Senator Claire McCaskill (D-MO), said, "This isn't about sex. This is about assaultive dominance and violence, and as long as those two get mushed together, you all are not going to be as successful as you need to be in getting after the most insidious part of this, which is the predators in your ranks." Even Republican Senator John McCain (AZ) was candid in his outrage, telling the panel of officials, "I cannot overstate my disgust and disappointment over continued reports of sexual assault in our military. We've been talking about the issue for years." Senator Deb Fisher (R-NE) expressed a similar sentiment when she said "this is not a gender issue, it is a violence issue."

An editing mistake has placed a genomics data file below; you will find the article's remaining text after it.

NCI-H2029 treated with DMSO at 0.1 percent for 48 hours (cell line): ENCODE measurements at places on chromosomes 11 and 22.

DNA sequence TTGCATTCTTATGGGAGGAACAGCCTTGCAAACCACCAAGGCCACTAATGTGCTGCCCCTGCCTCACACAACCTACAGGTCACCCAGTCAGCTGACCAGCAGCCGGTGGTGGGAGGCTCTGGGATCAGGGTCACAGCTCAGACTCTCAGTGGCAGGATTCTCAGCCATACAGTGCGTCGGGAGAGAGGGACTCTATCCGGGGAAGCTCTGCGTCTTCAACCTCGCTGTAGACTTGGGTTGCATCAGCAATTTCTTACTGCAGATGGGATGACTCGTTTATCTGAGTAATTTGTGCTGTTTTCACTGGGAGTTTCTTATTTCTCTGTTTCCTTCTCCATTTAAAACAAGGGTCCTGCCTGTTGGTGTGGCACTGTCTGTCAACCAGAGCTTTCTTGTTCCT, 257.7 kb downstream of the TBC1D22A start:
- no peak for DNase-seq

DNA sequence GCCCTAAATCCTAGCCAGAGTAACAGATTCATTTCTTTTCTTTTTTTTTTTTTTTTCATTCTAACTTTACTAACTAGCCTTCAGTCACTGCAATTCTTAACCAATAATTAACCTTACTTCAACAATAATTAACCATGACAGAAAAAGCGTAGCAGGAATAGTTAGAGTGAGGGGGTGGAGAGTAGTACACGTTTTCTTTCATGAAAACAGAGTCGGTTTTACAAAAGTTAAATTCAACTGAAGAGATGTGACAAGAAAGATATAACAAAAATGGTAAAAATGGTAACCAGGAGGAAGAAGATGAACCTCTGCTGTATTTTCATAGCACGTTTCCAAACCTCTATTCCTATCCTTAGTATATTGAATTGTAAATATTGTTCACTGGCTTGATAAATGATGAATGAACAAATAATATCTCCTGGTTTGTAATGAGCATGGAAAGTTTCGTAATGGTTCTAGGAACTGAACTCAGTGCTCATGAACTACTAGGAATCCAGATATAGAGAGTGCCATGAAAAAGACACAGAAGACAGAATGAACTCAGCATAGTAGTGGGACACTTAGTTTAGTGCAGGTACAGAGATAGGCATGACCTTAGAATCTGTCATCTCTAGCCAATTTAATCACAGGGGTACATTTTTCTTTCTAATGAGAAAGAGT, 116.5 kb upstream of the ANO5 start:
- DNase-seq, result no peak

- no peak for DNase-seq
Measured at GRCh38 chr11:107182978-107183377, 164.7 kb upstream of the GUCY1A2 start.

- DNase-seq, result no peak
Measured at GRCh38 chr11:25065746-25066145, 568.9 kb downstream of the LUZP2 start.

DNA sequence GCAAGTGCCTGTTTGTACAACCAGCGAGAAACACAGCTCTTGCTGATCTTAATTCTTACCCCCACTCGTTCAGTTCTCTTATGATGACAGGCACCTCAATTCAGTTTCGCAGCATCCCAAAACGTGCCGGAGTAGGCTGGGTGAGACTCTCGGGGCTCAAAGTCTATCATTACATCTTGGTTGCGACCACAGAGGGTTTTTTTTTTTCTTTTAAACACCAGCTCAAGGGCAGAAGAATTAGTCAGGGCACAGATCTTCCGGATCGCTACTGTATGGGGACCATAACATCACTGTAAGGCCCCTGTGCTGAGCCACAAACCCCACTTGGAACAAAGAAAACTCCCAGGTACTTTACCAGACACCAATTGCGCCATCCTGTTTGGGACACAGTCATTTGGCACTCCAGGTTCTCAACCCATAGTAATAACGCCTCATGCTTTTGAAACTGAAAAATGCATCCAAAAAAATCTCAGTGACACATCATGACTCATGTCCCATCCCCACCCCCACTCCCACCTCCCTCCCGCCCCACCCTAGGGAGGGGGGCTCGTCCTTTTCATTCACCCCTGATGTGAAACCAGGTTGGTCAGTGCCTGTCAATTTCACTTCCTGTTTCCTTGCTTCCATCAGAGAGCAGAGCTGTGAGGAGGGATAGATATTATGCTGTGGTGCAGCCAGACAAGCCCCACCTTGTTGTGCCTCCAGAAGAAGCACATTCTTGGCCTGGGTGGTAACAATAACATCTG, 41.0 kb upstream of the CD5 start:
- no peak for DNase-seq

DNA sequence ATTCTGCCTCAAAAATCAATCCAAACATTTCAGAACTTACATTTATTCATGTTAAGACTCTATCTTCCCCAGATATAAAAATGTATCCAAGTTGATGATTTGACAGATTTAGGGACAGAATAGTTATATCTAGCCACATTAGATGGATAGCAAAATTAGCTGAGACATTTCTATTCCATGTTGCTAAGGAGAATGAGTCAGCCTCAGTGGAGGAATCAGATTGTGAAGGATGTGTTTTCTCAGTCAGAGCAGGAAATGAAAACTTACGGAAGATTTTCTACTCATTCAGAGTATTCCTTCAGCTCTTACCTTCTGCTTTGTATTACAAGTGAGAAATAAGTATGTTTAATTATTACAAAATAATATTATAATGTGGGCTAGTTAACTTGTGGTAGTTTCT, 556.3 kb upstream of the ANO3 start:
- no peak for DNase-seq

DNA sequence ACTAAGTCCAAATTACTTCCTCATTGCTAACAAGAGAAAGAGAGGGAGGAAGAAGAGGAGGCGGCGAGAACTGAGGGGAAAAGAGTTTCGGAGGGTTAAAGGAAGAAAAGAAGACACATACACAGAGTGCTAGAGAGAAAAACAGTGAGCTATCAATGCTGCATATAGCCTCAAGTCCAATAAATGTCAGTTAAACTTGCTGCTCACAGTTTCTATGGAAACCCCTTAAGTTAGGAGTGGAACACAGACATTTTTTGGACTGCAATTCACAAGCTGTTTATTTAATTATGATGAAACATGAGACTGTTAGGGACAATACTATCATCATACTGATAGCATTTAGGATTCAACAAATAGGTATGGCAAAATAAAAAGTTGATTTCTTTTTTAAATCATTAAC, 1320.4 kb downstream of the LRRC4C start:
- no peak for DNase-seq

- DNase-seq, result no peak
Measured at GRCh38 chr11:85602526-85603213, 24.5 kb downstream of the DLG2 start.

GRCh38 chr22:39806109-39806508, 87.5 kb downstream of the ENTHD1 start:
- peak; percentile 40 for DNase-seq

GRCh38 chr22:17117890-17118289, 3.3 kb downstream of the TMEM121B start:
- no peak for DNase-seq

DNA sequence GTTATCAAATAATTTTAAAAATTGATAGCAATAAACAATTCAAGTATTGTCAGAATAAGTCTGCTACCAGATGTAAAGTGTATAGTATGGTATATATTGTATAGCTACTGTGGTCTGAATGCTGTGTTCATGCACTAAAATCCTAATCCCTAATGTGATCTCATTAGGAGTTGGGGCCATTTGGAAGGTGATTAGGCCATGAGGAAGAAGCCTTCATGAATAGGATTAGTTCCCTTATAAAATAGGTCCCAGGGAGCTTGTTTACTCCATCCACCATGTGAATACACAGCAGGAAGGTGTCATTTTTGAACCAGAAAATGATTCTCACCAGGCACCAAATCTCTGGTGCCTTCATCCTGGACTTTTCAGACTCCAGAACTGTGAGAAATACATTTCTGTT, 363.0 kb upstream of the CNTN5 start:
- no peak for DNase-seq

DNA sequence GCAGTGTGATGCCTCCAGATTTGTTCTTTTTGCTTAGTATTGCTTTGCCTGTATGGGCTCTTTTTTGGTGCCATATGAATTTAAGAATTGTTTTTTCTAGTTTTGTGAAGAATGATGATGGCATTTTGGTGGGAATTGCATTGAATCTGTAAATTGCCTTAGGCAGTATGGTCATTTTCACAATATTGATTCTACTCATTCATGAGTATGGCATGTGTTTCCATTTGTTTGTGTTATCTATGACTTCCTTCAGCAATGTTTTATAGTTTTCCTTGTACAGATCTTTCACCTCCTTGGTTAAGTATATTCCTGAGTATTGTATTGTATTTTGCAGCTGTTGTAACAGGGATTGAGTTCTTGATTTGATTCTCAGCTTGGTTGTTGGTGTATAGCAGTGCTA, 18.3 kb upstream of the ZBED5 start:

While the senators and the military officials in attendance agreed that military sexual assault had gotten extremely out of control, debate centered around whether or not sexual assaults cases should be taken out of the chain of command. Many of the military leaders argued that removing the cases from the chain of command will cause the problem to escalate. Senator Kirsten Gillibrand (D-NY), who has proposed legislation to take sexual assault cases out of the hands of superior officers, responded, "You have lost the trust of the men and women who rely on you that you will actually bring justice in these cases."